- Ankara Intercity Terminal (Ankara Şehirlerarası Terminal İşletmeleri AŞTİ (pronounced ush-tee), Beştepeler Mh. (connected to the Kızılay Square- Metro ‘AŞTİ’ . There are also free of charge shuttle buses to Kızılay (and a number of other locations) run by the AŞTİ administration. They depart from behind the main building.), , fax: . The buses terminate at this bus station (otogar), a huge, two-storey building with extended wings on sides. Most of the cities in Turkey have direct buses to the capital of Turkey. From Istanbul to Ankara, the bus trip takes around 6 hours and one way fare is between 55 and 85 TL. The fare varies by bus companies. Usually big companies like Pamukkale, Kamil Koç, Metro and Ulusoy have higher rates when other regional bus companies have lower prices, however the trip takes around 8 hours when you prefer these cheap regional bus companies. There are a lot of online services for buying tickets, but most of the time, companies’ own websites offer lower prices.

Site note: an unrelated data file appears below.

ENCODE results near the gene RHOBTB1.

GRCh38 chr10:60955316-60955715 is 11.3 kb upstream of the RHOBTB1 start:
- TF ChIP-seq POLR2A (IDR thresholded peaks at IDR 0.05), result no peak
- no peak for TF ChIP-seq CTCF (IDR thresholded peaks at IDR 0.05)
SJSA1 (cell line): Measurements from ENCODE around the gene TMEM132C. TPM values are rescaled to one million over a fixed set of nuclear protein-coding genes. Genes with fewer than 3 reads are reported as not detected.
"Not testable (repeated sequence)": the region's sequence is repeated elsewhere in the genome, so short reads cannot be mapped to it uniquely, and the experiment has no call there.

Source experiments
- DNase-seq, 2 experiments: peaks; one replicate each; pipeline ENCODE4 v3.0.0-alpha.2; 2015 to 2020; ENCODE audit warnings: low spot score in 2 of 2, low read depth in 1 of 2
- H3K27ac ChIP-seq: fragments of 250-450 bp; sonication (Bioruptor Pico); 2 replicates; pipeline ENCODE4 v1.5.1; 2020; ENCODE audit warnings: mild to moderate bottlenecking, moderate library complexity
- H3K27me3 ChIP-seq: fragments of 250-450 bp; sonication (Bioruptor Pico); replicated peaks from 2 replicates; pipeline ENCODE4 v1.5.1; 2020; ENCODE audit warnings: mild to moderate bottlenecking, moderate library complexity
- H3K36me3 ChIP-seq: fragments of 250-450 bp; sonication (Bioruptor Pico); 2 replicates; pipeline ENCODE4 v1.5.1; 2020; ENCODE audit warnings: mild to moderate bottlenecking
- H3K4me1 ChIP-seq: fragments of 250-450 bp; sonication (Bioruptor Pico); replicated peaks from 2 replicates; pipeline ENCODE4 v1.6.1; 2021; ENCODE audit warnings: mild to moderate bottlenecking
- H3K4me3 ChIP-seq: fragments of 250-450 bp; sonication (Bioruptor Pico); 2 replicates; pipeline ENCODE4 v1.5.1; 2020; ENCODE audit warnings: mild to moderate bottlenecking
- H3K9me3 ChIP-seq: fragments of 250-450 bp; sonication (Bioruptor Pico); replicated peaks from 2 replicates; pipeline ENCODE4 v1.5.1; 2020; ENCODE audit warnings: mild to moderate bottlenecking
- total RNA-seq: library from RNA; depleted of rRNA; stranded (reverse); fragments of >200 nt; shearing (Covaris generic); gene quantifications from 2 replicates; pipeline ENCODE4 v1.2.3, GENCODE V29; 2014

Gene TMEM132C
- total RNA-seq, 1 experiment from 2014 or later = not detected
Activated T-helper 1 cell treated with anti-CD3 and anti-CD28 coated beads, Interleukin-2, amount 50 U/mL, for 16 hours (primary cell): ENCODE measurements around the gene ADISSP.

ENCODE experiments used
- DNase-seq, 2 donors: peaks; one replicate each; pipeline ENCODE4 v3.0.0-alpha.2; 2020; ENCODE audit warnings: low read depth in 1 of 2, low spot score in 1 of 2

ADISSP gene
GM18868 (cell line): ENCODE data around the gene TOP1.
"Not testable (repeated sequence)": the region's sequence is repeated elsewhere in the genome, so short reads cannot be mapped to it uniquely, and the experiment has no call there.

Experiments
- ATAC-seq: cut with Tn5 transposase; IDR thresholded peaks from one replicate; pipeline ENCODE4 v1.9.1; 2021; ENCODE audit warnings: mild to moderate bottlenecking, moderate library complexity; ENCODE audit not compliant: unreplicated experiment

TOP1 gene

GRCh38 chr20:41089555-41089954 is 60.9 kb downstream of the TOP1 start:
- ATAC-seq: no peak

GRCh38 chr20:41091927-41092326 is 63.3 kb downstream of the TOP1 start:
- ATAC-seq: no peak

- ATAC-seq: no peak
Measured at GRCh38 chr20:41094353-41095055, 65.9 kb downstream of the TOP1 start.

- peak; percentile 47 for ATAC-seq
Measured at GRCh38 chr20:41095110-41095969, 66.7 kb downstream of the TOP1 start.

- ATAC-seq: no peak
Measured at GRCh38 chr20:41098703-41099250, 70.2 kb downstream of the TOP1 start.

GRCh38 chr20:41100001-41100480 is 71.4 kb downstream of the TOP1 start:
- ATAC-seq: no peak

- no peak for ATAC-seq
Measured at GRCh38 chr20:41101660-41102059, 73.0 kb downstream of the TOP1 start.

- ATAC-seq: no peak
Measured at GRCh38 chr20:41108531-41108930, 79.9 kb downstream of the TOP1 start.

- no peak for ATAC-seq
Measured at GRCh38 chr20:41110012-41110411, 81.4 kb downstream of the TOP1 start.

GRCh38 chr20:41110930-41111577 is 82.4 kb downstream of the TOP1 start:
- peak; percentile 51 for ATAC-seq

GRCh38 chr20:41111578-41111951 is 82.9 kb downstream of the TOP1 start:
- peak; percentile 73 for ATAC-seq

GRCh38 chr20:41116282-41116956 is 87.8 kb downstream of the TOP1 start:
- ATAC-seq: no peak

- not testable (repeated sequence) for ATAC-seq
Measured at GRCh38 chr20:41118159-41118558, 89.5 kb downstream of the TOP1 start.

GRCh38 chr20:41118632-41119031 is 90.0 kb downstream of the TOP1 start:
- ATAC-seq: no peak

Transportation in Ankara
The city has a dense public bus network, a two-line subway called Ankara Metrosu and a single line suburban railway called Ankara Banliyö Treni.
For tourists, Ankara’s public transit system, particularly the public bus network, can be difficult to figure out, because maps are rare and all information is in Turkish. Nor is there any access provided for disabled travellers in any form of public transport. Buses and metros tend to be very crowded during rush hours, mainly on Mondays and Fridays.